It appeared the fight for government data was won on Feb. 29, 2012 when then-Mayor Michael Bloomberg signed the historic Open Data Policy into effect. But nearly two years later, the battle still rages on.
The Open Data law was groundbreaking, forcing a flood of data that was once locked in city databases on to a government-sponsored portal that is free for anyone to access online. But as advocacy groups and city officials begin to use the data, it is proving to be messy, incomplete, and in some cases useless in the format in which it is presented.
‘I am pretty tech savvy and I can’t understand one damn thing in that portal,” Manhattan Borough President Gale Brewer said at her office’s first official meeting on Jan. 27.
Brewer, a former Council member who pushed heavily for the law despite opposition from the Bloomberg administration, is not alone in her sentiment.
“I don’t think posting the data is enough,” said City Councilman Jimmy Vacca, chairman of the Technology Committee. “The data has to be accessible and easy to access. It has to be understandable to people. Then it should help policy makers, like the Council and the administration, use it to achieve an end.”
Data from the New York Police Department, which includes statistics on crime as well as crash data, has proven to be the most complicated. The NYPD data is presented in a PDF and an Excel spreadsheet. While technically in compliance with the law, advocates and members of the tech community argue the data is not in a computer-readable format.
“Despite the fact we have these open data laws, a lot of information is still being released in an inaccessible format,” said Councilman Ben Kallos. “[The NYPD] should no longer distribute information as PDFs. That would go a long way towards making statistics related to crime and vehicular accidents more accessible.”
Releasing the data in a readable format would allow members of the tech community who have the skills and are passionate about traffic safety to create applications at no cost to the city. These could include crash maps that highlight hot spots, monthly reports, even daily updates.
“Things like that are not pie in the sky. They could happen in a few months if the data was published in a format that worked,” said Juan Martinez, general counsel and legislative director at Transportation Alternatives.
Some projects are already being done. In July of 2013 John Krauss released Crashmapper, which plots the intersections of crashes on a map. The project took over a year to create, in part because he had to convert the data from the PDFs to machine readable. Through the process he discovered some of the data was inaccurate due to human error or the fact several streets cross each other more than once.
Martinez argued that opening up data, and ensuring its accuracy, would arm the Community Board and Council members with the necessary information to make educated decisions to improve pedestrian safety in their neighborhoods.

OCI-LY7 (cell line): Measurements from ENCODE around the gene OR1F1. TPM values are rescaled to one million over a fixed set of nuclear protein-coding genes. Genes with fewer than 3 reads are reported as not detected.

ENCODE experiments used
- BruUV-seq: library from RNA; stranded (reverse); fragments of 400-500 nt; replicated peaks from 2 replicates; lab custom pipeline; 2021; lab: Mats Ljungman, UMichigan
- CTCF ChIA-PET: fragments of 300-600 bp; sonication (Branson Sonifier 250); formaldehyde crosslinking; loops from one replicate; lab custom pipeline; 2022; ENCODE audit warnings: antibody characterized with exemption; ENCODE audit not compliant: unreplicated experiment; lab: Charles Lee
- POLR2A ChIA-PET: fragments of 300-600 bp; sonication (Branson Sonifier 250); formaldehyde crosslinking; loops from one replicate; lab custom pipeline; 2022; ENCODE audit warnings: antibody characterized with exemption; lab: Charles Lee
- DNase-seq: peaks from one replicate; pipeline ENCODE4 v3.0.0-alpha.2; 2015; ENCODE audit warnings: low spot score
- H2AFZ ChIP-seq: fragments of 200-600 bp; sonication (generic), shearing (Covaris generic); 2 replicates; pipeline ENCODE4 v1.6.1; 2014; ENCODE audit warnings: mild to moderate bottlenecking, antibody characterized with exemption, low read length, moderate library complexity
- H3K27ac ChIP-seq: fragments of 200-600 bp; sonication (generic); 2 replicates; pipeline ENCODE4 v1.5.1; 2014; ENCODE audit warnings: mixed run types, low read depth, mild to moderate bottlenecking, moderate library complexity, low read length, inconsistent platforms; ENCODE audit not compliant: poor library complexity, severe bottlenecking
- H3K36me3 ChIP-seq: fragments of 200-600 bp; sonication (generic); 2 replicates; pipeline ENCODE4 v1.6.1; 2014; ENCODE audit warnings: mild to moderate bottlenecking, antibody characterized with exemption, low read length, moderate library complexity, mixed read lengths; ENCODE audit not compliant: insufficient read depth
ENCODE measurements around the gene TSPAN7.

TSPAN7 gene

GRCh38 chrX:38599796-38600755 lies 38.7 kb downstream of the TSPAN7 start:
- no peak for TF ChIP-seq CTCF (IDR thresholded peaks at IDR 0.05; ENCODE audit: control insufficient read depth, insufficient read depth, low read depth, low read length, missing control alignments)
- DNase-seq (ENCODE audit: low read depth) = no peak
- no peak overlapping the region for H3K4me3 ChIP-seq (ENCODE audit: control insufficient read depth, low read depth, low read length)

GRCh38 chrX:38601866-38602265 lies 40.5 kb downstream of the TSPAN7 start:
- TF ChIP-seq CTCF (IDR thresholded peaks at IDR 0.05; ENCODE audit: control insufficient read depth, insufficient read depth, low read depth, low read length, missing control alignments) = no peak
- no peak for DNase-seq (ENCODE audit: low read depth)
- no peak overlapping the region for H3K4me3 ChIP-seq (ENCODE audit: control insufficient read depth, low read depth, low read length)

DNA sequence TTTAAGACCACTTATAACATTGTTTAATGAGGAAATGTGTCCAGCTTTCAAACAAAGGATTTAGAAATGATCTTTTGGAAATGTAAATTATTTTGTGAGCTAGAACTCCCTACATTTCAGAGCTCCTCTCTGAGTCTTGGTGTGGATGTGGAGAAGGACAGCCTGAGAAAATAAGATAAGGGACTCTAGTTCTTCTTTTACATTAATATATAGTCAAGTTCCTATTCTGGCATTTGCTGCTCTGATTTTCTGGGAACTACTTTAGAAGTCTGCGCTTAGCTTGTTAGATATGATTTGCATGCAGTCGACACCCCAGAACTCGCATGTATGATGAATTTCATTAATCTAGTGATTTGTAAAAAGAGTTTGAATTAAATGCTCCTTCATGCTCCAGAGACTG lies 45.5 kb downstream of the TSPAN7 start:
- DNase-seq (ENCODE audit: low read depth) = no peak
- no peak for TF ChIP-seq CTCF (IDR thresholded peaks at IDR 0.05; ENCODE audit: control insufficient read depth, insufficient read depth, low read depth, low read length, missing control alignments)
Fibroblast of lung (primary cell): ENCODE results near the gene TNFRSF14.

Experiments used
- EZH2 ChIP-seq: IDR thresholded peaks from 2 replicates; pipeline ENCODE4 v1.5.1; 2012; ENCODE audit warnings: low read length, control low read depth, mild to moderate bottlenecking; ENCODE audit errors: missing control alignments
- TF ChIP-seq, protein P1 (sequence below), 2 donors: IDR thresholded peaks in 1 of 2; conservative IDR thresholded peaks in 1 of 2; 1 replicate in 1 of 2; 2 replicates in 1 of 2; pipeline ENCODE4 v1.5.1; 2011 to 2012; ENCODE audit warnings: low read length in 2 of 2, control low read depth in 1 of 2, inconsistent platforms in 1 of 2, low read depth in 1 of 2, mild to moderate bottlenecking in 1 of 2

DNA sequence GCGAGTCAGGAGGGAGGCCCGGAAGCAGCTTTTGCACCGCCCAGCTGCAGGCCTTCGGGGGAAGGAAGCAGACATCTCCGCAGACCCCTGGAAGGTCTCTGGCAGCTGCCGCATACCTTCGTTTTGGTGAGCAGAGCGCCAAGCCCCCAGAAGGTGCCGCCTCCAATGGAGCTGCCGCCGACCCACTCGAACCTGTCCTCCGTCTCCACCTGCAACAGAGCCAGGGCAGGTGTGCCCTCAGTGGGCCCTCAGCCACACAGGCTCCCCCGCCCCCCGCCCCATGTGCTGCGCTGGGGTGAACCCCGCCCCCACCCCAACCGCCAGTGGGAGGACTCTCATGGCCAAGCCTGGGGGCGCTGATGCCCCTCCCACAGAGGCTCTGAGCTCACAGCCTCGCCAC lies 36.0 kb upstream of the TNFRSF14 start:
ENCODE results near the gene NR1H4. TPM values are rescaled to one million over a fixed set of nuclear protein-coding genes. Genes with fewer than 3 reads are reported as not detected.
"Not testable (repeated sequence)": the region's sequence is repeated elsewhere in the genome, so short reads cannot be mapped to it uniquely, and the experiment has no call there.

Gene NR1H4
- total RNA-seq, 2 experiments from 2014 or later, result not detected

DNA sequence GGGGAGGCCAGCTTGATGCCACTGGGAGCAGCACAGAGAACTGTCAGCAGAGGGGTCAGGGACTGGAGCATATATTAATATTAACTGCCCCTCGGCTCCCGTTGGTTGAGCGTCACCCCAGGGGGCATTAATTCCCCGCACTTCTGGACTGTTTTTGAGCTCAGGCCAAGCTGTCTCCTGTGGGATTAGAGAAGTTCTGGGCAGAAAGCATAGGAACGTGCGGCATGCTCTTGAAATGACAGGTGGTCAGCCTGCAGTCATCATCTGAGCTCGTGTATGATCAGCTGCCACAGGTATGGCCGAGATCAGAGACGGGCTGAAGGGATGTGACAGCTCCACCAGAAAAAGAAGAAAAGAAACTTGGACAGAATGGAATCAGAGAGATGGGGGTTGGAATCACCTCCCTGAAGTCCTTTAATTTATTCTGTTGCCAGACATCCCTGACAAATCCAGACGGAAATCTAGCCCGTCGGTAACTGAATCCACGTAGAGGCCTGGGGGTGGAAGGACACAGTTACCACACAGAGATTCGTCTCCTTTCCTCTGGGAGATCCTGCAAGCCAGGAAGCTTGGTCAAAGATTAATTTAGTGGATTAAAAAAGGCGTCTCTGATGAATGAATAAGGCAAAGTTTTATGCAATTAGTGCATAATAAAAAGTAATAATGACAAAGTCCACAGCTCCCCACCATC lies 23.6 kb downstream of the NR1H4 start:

“They will be proactively trying to solve the worst intersections in their neighborhood,” Martinez said.
Mayor Bill de Blasio had his eye on traffic safety prior to taking office. He signed the Vision Zero pledge as a candidate, vowing to bring the number of traffic deaths in the city to zero. During his first two weeks in office seven pedestrians were killed. On Jan. 15, de Blasio called on Police Commissioner Bill Bratton to make immediate changes, including increased police personnel and having speed cameras issue tickets, not warnings.
De Blasio also commissioned a working group to improve the 50 most dangerous corridors and intersections, expand the number of slow zones, and increase resources to deter speeding and failure to yield. The working group is scheduled to release their report Feb. 15.
The mayor did not mention if he would direct the police department to change how the NYPD releases its data to help achieve Vision Zero. City & State reached out to the mayor’s press office to find out if this were a part of de Blasio’s Vision Zero plan, but received no response.
Susan Petito, assistant commissioner of intergovernmental affairs for the NYPD, attended Brewer’s Jan. 27 meeting. During the meeting members of the tech community expressed their concern over the NYPD data.
“That is something I can take back, in terms of unlocking, not only the traffic data in a more useable form, but also the CompStat pages,” Pedito said. The sentiment was a reversal of the Bloomberg administration’s stance, which had been particularly resistant to releasing data.
Without guidance from the de Blasio administration, the onus falls on the City Council to act legislatively. Legislation worked to make the data accessible, but the tech community and advocates realized through the process that laws create boundaries.
“The production of the crime map is testament to the fact that legislating data availability in a very specific way will produce very specific results,” said Noel Hidalgo, co-founder and executive director of BetaNYC, New York City’s Code for America Brigade. He noted the crime map follows the law that only required the map to be laid out by precincts.
Hidalgo said if the data to make the map were made available, something not required in the bill, civic hackers like himself could pull the data to other applications that use Council or Community Board districts.
There was little dialogue with the Bloomberg administration, which made legislation a necessity. But with a new administration—especially one that has similar pedestrian safety goals—Hidalgo believes legislation won’t need to be the vehicle to enact change.
“We want to have this as dialogue first,” Hidalgo said. “Once we get that, then we can pass some legislation. But I don’t want to use legislation right now just to get there.”